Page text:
Nicotine Levels in American Smokeless Tobacco Products
Posted Nov 07 2012 3:58pm
Nicotine levels in smokeless tobacco products available in the U.S. in 2006 and 2007 were analyzed by scientists at RJ Reynolds Tobacco Company (abstract here ). I previously discussed other analyses reported by the scientists, on tobacco-specific nitrosamine levels ( here ) and trace metals ( here ).
Nicotine is tobacco’s primary attraction for humans; it provides many positive effects on human behavior (reviewed here ). It is widely known that nicotine can be consumed by inhaling the smoke of burning tobacco, or by using smokeless tobacco, with differences in the efficiency and rate of absorption ( here ).
When using smokeless tobacco, nicotine is absorbed across the lining of the mouth. Many factors affect this, including the physical characteristics of the product (chewing tobacco, fine cut moist snuff, powdered snuff, pouch, etc.), and how it is held in or moved around the mouth. An important factor is the product’s pH – its acidity or alkalinity. Nicotine cannot be absorbed efficiently in an acidic environment like that of the stomach; that’s the reason tobacco isn’t consumed like tea or coffee.
The amount of nicotine readily available to the smokeless user can be calculated by measuring the product’s pH. A higher pH yields more available, or “free” nicotine. Of course, one of the roles of saliva is to buffer alkaline and acidic foods to a neutral pH, so even acidic smokeless products provide some nicotine as saliva works to neutralize their acidity.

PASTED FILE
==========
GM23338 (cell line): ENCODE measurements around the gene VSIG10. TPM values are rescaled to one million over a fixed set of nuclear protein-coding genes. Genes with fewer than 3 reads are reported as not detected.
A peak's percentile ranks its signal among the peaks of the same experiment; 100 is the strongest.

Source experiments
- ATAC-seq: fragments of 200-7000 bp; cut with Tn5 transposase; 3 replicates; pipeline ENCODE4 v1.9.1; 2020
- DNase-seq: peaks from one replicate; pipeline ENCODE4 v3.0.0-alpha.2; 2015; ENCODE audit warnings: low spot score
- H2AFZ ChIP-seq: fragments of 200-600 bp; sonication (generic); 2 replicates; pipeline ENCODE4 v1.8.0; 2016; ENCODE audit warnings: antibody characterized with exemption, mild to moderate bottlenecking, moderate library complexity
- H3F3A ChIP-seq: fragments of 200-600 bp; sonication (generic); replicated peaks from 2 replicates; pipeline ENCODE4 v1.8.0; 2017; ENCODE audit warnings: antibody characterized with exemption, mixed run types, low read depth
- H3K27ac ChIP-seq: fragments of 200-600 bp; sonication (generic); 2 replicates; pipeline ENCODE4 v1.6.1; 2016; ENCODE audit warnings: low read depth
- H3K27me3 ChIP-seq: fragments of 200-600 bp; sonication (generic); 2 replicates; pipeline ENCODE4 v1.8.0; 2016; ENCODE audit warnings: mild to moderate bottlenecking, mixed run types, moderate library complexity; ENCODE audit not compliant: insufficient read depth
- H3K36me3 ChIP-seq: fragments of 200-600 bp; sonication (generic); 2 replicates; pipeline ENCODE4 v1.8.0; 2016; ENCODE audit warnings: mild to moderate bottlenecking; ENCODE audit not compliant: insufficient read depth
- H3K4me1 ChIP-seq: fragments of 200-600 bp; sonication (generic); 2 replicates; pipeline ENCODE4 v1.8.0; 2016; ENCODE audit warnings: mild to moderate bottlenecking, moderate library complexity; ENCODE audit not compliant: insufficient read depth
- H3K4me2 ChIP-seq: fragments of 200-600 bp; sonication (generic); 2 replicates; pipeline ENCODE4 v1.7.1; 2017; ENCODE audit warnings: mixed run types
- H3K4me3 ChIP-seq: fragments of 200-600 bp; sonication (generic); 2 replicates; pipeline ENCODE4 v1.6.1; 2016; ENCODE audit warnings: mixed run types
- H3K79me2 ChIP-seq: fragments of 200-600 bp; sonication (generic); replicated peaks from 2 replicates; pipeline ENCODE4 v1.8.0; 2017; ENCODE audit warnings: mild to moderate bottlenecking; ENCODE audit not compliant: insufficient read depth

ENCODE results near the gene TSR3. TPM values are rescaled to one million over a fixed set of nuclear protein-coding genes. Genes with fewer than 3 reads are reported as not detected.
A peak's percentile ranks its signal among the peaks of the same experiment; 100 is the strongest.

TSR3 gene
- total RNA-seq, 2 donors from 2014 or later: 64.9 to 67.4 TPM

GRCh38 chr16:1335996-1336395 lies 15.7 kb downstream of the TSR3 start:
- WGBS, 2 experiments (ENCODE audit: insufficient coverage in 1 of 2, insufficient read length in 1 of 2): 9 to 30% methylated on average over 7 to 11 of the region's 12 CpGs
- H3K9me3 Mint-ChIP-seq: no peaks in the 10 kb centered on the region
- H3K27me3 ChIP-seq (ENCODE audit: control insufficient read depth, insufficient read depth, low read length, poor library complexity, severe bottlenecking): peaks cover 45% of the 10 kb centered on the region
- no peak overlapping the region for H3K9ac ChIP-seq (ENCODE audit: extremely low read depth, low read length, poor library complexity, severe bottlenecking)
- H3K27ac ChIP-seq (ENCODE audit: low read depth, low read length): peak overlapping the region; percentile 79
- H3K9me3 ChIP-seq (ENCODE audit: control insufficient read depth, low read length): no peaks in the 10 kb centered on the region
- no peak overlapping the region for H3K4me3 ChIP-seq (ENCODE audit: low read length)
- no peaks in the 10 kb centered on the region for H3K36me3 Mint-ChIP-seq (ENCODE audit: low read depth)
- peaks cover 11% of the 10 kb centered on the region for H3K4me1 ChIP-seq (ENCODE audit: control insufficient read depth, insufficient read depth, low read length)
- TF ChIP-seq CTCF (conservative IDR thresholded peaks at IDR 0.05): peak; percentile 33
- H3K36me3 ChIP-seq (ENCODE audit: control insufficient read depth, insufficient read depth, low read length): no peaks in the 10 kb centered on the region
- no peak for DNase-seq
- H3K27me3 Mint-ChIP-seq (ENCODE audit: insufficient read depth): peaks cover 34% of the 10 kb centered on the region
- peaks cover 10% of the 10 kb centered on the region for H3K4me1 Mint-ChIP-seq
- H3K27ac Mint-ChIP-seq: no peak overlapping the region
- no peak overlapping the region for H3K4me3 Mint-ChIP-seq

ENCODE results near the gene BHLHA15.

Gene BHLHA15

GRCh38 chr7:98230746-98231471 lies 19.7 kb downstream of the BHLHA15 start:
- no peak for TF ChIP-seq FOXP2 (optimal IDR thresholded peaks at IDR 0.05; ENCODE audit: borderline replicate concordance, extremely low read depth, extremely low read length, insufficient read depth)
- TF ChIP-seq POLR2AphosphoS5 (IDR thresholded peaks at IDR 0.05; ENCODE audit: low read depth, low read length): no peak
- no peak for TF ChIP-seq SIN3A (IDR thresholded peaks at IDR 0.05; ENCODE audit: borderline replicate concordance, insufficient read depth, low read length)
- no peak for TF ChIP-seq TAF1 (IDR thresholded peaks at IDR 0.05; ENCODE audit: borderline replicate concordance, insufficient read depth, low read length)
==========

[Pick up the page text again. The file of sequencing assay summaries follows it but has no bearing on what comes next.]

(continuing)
The table reflects levels of nicotine and free nicotine in smokeless tobacco products in 2006 and 2007. Because nicotine levels were not calculated on dry weight, dry products are not entirely comparable to products with higher moisture content. Differences can also be seen within categories.
In general, chewing tobacco and dry snuff had low levels of free nicotine, while levels in moist snuff products were considerably higher.
What does this mean for the smoker who switches to smoke-free products? There are no simple answers. Inhaling smoke provides a bolus, or spike, of nicotine within seconds of the first puff, but the small amount is metabolized quickly. Some smokeless products are capable of delivering a similar peak level, but at a slower pace, and research shows that with smokeless products, the falloff from peak levels is much slower.
The broad range of free nicotine levels among these products is good news for smokers. They should look for a smokeless substitute that satisfies them.
Nicotine (mg/g) and Free Nicotine (mg/g) Levels in Smokeless Tobacco Products in the U.S., 2006 and 2007